Politics

Trump projected South Carolina winner; Cruz and Rubio battle for second

South Carolina voters arrive to vote in the Republican presidential primary at Mt. Horeb United Methodist Church in Lexington, South Carolina.
South Carolina voters arrive to vote in the Republican presidential primary at Mt. Horeb United Methodist Church in Lexington, South Carolina.
Matt Rourke/AP

Donald Trump is the projected winner of the South Carolina Republican primary, according to the Associated Press.

The real estate mogul had long led surveys in the Palmetto State, but the race had tightened in the closing days. Texas Sen. Ted Cruz and Florida Sen. Marco Rubio are battling for second place, and the margins between the three top candidates remain in tight.

Cruz worked to turn out the state's sizable bloc of evangelical voters, while Rubio hoped to get a late boost from Gov. Nikki Haley's endorsement.

Late mudslinging between the candidates may have impacted the tight contest, though. A superPAC supporting Cruz was pushing out robo-calls, hitting Trump for supporting last summer's removal of the Confederate flag from the State Capitol grounds and for backing "forward motion" of LGBT rights.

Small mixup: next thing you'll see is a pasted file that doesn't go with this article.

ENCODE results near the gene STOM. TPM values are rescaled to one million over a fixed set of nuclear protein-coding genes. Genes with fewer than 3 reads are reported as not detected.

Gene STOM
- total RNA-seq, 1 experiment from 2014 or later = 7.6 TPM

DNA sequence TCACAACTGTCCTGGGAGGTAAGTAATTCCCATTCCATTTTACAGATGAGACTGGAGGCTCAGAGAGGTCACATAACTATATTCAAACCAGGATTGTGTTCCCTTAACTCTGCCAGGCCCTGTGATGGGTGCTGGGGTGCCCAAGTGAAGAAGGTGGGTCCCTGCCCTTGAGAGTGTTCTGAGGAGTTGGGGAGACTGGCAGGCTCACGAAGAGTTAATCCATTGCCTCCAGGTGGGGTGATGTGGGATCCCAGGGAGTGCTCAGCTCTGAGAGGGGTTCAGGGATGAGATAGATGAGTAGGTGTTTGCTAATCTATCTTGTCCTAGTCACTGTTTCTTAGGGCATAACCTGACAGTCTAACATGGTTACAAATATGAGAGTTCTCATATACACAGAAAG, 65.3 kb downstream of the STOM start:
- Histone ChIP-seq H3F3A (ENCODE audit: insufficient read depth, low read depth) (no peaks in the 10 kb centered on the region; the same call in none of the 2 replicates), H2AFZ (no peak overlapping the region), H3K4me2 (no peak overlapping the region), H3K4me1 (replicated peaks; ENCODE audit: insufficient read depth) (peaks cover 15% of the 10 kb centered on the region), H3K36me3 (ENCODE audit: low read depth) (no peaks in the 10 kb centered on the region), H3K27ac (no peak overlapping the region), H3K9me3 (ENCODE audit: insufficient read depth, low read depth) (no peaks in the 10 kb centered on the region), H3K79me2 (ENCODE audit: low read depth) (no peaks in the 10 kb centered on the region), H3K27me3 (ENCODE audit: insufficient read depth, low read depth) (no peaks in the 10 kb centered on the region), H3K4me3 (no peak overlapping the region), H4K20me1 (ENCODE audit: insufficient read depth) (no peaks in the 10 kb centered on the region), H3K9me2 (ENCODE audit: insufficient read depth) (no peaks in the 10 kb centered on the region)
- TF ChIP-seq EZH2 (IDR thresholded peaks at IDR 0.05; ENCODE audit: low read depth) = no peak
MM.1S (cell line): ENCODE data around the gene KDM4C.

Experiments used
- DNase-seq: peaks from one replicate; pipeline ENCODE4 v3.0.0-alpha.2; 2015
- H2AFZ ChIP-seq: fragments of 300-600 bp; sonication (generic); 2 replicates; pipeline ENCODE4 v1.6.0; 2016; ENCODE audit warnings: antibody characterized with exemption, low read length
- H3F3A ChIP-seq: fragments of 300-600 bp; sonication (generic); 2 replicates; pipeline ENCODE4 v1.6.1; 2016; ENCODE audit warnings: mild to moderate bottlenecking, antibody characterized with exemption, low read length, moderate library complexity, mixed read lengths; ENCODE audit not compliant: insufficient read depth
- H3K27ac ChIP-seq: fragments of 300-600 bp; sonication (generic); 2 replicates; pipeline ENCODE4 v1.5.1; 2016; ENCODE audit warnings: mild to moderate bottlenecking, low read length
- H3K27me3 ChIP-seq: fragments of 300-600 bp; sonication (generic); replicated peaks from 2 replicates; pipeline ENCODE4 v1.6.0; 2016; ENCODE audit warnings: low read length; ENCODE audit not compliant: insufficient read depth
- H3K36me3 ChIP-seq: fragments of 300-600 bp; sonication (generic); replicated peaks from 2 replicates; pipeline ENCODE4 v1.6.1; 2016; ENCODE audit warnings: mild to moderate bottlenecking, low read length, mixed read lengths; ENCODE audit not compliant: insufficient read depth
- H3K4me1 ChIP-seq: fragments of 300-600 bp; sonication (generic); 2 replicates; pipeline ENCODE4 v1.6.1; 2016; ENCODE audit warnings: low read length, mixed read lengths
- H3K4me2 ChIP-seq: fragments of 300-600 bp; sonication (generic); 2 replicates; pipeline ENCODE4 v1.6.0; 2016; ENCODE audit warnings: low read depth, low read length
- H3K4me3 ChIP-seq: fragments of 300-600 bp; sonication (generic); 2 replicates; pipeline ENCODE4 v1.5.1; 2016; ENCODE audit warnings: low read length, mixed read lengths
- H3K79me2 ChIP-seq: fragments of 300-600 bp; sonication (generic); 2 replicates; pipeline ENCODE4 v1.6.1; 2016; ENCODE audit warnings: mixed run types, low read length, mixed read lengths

There were plenty of accusations flying between Cruz and Rubio, too. The Florida senator's campaign slammed Cruz after they photoshopped a photo of Rubio and Obama shaking hands. The two rivals jabbed back and forth all week over their immigration records, too.

Jeb Bush may have the most on the line tonight, though. The former Florida governor has leaned heavily on his family connections to carry him in the state, bringing in his brother, former President George W. Bush, and his mother, former First Lady Barbara Bush, this week to campaign for him. But if he has a disappointing finish despite his heavy spending, it's even harder to see a path forward for his struggling campaign.

Former neurosurgeon Ben Carson has been fighting for conservative evangelical voters too, but has had trouble breaking through.

And Ohio Gov. John Kasich hoped for a boost in the state after his impressive second place New Hampshire finish last week, but he doesn't need a big result as bad as Bush and Carson do. In fact, Kasich has already turned his attention to delegate-rich Super Tuesday states which will vote on March 1, and will be in Massachusetts watching results tonight, not South Carolina.

This story has been updated.